Emacs etags: a quick introduction

Published on 2010-11-23
Tagged: emacs

Yesterday, I finally got around to learning how to use etags in Emacs. I can't believe I waited this long to learn this feature. etags lets you quickly locate a definition by its name anywhere in your code base.

Before you can use etags, you have to build a database called a tags table. This is done by running the etags command on every source file in your code base.

find . -name '*.c' -exec etags -a {} \;

etags will write to a file called TAGS in the current directory. The -a option indicates that it should append extra symbols to the file, rather than replacing it. You can also use -u to update the symbols for a file, but this is slower than -a if you're processing your whole code base again.

Once the TAGS file is built, you can load it with M-x visit-tags-table. This allows you to have different databases for different projects. To look up a definition, just type M-., then enter the name of the symbol. By default, Emacs will look up the symbol the point is currently over.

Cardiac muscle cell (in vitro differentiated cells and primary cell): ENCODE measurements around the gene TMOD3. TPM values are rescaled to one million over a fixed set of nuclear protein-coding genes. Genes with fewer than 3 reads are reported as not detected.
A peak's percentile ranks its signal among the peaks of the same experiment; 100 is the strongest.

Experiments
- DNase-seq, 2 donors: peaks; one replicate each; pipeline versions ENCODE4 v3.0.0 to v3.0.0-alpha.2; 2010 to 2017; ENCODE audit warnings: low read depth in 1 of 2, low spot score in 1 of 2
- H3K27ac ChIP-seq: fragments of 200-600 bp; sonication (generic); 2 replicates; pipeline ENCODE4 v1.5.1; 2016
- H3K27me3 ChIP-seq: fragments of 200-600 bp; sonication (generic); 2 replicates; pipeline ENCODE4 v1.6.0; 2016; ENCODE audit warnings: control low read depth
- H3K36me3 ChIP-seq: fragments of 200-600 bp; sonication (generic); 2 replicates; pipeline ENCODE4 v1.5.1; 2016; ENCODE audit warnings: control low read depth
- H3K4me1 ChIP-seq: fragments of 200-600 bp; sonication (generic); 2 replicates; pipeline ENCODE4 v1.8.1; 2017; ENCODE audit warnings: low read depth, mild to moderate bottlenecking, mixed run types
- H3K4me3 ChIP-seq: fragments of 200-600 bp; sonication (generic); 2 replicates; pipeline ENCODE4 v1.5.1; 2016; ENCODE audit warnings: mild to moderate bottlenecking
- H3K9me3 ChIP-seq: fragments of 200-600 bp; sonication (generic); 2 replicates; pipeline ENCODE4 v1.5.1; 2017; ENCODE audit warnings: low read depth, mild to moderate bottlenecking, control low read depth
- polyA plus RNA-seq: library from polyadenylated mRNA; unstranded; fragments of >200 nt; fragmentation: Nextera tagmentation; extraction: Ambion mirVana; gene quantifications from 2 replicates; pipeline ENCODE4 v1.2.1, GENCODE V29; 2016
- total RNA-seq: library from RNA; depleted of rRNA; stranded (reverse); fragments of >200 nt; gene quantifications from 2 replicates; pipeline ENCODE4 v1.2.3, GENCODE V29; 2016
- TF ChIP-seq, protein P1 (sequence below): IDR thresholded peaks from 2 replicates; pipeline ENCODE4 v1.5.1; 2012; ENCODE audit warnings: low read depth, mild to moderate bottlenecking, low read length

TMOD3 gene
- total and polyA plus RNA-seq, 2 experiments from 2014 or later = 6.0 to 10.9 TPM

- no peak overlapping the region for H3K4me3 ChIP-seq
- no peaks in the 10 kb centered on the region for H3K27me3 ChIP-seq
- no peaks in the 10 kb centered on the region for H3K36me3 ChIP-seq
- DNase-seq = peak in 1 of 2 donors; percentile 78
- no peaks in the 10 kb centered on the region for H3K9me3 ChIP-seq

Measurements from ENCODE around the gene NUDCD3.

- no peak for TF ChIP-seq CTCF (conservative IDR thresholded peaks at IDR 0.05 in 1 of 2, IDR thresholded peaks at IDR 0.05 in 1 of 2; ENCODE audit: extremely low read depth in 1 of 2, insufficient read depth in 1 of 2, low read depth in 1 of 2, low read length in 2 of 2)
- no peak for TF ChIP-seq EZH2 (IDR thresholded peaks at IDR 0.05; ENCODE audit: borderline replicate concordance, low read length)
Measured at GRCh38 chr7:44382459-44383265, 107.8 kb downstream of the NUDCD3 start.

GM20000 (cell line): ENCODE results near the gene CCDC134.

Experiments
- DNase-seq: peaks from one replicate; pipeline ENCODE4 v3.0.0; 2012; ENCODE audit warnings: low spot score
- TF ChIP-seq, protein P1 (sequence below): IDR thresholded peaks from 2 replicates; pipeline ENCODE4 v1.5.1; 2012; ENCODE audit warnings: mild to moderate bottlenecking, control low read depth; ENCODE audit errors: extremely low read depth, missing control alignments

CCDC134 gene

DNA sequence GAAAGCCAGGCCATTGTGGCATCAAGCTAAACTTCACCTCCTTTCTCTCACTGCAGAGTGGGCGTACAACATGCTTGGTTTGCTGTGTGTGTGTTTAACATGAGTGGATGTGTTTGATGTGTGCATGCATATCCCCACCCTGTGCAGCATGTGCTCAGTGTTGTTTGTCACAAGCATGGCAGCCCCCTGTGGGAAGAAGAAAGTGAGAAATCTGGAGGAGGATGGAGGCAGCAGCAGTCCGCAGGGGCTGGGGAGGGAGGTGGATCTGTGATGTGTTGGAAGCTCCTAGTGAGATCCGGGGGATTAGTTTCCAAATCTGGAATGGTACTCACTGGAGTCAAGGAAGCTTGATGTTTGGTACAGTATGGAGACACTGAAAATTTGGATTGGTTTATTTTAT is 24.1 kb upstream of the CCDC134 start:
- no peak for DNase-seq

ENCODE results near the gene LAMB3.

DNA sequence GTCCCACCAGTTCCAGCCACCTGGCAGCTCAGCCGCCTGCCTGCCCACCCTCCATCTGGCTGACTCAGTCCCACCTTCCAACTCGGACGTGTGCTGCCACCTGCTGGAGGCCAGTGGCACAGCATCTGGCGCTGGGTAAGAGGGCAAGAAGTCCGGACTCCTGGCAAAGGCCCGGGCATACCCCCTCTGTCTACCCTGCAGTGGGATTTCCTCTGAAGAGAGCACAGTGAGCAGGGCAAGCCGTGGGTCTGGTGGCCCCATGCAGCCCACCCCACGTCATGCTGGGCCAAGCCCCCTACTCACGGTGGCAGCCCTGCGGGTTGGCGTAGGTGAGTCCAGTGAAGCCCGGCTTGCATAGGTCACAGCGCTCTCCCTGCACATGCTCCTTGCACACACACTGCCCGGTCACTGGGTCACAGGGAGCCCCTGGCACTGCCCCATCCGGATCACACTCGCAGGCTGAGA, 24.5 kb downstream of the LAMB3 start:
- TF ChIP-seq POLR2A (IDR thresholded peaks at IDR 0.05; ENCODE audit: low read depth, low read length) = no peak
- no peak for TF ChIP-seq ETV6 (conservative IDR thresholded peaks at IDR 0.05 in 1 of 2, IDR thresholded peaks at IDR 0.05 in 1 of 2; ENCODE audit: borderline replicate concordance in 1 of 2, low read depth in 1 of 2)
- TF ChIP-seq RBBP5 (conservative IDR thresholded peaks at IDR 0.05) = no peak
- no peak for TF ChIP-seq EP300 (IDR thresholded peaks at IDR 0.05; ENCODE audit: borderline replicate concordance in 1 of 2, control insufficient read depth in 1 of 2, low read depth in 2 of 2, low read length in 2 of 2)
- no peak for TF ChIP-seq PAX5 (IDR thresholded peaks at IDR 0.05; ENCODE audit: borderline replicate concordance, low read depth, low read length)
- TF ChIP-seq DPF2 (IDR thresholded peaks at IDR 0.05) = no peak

Although this definition look-up is pretty great, it isn't nearly as good as modern IDEs. It would be nice if you could load a TAGS file based on the current directory by searching parent directories. It would also be great if the TAGS file could be automatically updated when a file is changed, maybe using a hook in Emacs or some inotify-based mechanism in Linux.